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Can The IRS Streamline The Filing Process And Lift That Burden From Taxpayers?

Publication Date: 
April 12, 2010
Kansas City Star
Scott Canon

Professor Joseph Bankman is quoted on streamlining the process of tax returns in California and the possibility of doing so nation-wide. Scott Canon of filedthis story:

As we trudge to our accountants with bags of receipts, click anxiously through store-bought software or bravely attack the 1040 with pencil and eraser, some 2 million Californians have a much easier option.

The state did their returns for them. They need only check to see if they agree with the figures and assumptions calculated for them and computer-click their way to completion.


“The IRS could do that, too,” said Joseph Bankman, a Stanford University law professor who has championed the approach.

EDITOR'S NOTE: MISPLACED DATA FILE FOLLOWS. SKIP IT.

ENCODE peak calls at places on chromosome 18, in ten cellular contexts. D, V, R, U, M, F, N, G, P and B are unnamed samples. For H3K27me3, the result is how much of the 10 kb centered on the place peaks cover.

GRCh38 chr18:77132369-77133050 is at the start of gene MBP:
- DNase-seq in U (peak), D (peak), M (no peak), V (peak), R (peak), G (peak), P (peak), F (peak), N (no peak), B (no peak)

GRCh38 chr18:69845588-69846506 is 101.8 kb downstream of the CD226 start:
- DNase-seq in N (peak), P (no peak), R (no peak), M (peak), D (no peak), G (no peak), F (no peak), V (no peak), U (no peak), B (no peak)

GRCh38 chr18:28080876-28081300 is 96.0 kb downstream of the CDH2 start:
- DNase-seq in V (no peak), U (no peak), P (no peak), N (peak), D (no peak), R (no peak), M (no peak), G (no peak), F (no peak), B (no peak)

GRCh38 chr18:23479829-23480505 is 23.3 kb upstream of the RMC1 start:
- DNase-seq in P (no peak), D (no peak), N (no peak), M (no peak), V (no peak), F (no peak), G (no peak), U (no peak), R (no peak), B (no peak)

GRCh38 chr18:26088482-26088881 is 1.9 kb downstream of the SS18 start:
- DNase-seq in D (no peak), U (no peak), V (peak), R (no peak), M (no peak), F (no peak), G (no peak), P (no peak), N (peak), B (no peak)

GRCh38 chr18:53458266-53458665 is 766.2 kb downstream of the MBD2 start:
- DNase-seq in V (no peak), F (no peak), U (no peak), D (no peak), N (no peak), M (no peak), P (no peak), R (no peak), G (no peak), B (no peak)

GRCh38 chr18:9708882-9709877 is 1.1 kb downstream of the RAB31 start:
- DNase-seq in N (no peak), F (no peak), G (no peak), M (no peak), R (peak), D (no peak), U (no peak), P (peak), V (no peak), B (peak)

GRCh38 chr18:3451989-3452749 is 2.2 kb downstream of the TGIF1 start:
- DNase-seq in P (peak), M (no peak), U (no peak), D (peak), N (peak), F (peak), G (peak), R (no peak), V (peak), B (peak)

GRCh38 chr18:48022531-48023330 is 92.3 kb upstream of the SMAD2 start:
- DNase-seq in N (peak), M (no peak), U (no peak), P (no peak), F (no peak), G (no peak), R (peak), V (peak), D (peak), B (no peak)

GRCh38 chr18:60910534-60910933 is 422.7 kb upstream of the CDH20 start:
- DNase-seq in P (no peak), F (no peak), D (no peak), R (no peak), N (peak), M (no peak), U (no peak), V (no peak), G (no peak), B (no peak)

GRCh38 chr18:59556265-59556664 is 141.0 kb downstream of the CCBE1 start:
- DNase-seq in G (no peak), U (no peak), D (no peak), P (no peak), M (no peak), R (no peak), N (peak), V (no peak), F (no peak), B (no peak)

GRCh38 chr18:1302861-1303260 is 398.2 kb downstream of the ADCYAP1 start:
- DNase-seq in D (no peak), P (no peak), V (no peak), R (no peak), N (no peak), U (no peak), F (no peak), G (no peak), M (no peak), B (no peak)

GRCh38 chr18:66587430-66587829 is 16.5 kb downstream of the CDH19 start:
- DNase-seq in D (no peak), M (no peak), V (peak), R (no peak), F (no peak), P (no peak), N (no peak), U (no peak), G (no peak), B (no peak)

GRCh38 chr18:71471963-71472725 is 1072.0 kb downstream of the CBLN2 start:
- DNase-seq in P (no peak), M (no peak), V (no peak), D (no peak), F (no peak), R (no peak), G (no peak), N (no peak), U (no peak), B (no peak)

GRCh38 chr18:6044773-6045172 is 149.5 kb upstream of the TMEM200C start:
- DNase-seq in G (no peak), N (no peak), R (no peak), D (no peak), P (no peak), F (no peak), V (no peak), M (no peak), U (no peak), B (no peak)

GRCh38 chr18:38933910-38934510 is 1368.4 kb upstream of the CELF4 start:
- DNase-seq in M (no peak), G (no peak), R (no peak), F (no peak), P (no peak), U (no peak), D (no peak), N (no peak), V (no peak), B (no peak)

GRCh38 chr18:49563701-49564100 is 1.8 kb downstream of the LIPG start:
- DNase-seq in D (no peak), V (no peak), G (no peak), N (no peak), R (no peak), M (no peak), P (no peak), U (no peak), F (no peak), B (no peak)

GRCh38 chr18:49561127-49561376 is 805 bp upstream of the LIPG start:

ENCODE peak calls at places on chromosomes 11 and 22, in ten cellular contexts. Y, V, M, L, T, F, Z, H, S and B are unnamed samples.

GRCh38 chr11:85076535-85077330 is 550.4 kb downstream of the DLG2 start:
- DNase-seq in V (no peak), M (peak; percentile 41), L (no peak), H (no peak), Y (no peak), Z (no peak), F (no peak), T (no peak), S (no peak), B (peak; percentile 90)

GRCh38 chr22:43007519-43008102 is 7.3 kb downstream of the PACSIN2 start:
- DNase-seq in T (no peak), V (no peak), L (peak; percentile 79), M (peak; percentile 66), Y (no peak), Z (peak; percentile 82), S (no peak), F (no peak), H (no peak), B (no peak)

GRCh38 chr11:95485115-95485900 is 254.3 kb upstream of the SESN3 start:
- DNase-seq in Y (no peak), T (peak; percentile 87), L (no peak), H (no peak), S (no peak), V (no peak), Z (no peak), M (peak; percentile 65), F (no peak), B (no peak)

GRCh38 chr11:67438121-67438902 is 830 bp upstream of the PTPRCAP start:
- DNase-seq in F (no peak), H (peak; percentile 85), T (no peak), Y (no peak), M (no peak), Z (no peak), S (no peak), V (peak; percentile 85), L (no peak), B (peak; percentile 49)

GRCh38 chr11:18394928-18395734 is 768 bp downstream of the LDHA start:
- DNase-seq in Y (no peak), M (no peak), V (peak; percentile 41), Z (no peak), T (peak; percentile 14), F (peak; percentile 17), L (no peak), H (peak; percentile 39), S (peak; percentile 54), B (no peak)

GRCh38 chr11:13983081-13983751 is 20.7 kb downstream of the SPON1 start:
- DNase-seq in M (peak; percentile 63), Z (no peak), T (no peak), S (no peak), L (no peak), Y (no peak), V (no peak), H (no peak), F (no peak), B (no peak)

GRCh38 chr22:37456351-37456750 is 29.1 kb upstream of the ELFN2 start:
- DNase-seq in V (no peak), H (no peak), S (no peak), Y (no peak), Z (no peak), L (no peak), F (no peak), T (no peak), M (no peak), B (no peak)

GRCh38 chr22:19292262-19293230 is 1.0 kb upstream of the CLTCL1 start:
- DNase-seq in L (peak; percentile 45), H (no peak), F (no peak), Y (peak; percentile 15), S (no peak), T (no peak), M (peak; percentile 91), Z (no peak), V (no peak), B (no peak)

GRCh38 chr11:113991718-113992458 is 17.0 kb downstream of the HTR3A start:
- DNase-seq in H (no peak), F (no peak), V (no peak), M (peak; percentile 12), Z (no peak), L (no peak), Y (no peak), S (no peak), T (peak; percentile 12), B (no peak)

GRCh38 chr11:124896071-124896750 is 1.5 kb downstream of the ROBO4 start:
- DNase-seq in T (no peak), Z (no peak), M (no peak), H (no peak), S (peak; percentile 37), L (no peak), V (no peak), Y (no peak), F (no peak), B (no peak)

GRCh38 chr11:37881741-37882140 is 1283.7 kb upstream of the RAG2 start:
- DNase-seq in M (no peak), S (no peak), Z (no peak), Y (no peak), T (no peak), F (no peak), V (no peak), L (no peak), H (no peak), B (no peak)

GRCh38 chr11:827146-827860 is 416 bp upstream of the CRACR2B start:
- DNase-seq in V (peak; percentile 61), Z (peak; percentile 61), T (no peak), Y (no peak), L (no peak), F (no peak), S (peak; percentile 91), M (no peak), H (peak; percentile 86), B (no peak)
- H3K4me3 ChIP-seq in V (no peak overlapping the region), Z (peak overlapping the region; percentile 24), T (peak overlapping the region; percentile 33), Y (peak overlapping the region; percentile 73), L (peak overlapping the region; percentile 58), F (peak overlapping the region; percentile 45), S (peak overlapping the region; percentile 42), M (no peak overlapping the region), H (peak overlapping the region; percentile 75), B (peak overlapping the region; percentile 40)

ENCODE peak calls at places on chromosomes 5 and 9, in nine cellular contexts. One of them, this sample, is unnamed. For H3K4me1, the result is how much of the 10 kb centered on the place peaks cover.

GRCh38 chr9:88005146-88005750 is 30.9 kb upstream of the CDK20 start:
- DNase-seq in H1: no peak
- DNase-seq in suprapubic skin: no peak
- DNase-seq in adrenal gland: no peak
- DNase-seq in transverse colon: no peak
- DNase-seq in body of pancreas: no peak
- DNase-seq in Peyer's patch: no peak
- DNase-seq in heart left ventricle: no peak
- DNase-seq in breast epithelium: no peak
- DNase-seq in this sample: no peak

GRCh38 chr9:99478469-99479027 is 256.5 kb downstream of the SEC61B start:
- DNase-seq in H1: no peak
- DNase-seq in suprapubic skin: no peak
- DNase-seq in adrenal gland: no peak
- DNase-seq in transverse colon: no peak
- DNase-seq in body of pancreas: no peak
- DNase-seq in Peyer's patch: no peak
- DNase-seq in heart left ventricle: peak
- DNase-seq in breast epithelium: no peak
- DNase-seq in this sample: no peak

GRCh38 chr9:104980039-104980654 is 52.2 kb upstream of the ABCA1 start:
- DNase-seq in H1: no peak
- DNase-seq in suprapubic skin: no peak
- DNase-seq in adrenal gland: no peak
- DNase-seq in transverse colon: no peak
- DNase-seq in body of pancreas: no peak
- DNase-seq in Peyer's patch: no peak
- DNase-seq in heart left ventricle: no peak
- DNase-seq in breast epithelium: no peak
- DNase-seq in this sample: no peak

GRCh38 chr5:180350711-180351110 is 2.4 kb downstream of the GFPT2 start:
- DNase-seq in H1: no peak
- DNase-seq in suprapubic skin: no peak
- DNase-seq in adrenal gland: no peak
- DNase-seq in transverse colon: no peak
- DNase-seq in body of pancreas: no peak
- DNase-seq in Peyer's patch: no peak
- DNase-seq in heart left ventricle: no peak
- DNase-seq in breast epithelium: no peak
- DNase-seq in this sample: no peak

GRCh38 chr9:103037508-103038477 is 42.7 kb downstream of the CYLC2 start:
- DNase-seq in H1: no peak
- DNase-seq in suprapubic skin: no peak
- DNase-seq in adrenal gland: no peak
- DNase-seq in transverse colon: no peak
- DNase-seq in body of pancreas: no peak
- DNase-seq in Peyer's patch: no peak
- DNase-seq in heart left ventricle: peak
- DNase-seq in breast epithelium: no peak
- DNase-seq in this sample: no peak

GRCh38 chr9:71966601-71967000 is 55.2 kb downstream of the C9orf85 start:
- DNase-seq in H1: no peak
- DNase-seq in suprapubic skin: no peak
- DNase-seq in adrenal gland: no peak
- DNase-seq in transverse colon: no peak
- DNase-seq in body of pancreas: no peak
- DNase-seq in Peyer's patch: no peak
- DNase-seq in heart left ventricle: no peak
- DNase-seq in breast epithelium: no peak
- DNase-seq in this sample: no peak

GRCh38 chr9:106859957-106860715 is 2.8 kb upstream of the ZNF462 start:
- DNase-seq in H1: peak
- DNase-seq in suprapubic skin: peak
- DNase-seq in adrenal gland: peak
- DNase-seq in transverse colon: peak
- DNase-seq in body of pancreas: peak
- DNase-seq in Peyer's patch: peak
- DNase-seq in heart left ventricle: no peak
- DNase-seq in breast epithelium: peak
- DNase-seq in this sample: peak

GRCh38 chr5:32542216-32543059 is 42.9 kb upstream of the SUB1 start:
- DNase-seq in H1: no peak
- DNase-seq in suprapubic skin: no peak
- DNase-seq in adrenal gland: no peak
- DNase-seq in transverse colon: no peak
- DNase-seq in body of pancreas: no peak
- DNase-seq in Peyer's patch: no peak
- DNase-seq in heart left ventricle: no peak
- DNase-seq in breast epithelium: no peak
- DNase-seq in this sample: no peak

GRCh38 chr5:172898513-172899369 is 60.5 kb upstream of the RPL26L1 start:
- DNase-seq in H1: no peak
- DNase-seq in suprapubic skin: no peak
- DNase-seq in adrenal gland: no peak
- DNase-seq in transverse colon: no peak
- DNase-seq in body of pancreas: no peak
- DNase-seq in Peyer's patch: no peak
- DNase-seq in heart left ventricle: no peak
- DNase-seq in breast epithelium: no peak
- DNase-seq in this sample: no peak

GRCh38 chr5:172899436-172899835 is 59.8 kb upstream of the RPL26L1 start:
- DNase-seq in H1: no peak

Bankman likens the U.S. system of tax filing to Visa sending you a blank piece of paper and expecting you to collect the receipts of all your charges and count up what you owe.

He imagines at least two alternatives.

What if the IRS looked at the W-2 record of your wages and the 1099 forms of other income and sent you a tentatively completed return? You’d check that the government got it right, adjust for your charitable contributions and knock the whole thing out in the time it takes to watch a sitcom.

Alternatively, Bankman suggests, we could tap into the information the IRS already has about our income and register the pertinent changes in our lives — a divorce or the birth of a new dependent — when we stop impulsively at the tax preparer’s office. No need for the tax filer to fret over misplaced forms or to spend a weekend organizing records.

“Why doesn’t the government make it easy to do this online? We know it can be done,” Bankman said. “It’s just a download away.”


Bankman and others say the program could be expanded to other taxpayers with multiple wage sources and other forms of income. If the government already has reports on the money you received this year, they reason, it’s simple enough to electronically fill in the blanks for you. Stross wrote that the “60-second tax season” is within our grasp.